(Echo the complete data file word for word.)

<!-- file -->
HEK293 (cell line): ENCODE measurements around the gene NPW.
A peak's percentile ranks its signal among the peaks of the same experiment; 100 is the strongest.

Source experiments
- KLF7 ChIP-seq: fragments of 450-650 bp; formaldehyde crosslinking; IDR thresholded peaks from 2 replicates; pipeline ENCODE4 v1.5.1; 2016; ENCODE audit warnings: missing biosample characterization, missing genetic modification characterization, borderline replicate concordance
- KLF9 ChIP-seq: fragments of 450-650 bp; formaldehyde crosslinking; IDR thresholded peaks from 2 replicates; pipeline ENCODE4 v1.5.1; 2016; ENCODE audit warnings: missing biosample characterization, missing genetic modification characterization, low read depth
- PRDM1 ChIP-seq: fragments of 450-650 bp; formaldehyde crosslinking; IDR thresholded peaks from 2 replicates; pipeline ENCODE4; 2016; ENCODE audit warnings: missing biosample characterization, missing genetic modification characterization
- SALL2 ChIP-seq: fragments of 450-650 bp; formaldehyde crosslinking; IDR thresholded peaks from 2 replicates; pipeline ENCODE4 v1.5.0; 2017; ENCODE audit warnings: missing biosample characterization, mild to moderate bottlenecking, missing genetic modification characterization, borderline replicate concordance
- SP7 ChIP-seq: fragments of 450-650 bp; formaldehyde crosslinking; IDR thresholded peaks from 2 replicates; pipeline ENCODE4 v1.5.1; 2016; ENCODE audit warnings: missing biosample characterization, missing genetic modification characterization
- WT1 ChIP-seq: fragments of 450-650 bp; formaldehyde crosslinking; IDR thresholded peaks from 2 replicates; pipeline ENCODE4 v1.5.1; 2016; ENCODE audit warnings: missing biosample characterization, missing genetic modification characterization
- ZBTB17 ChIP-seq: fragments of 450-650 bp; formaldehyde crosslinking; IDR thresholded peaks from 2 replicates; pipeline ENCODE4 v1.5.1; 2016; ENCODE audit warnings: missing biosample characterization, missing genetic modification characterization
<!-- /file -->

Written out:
HEK293 (cell line): ENCODE measurements around the gene NPW.
A peak's percentile ranks its signal among the peaks of the same experiment; 100 is the strongest.

Source experiments
- KLF7 ChIP-seq: fragments of 450-650 bp; formaldehyde crosslinking; IDR thresholded peaks from 2 replicates; pipeline ENCODE4 v1.5.1; 2016; ENCODE audit warnings: missing biosample characterization, missing genetic modification characterization, borderline replicate concordance
- KLF9 ChIP-seq: fragments of 450-650 bp; formaldehyde crosslinking; IDR thresholded peaks from 2 replicates; pipeline ENCODE4 v1.5.1; 2016; ENCODE audit warnings: missing biosample characterization, missing genetic modification characterization, low read depth
- PRDM1 ChIP-seq: fragments of 450-650 bp; formaldehyde crosslinking; IDR thresholded peaks from 2 replicates; pipeline ENCODE4; 2016; ENCODE audit warnings: missing biosample characterization, missing genetic modification characterization
- SALL2 ChIP-seq: fragments of 450-650 bp; formaldehyde crosslinking; IDR thresholded peaks from 2 replicates; pipeline ENCODE4 v1.5.0; 2017; ENCODE audit warnings: missing biosample characterization, mild to moderate bottlenecking, missing genetic modification characterization, borderline replicate concordance
- SP7 ChIP-seq: fragments of 450-650 bp; formaldehyde crosslinking; IDR thresholded peaks from 2 replicates; pipeline ENCODE4 v1.5.1; 2016; ENCODE audit warnings: missing biosample characterization, missing genetic modification characterization
- WT1 ChIP-seq: fragments of 450-650 bp; formaldehyde crosslinking; IDR thresholded peaks from 2 replicates; pipeline ENCODE4 v1.5.1; 2016; ENCODE audit warnings: missing biosample characterization, missing genetic modification characterization
- ZBTB17 ChIP-seq: fragments of 450-650 bp; formaldehyde crosslinking; IDR thresholded peaks from 2 replicates; pipeline ENCODE4 v1.5.1; 2016; ENCODE audit warnings: missing biosample characterization, missing genetic modification characterization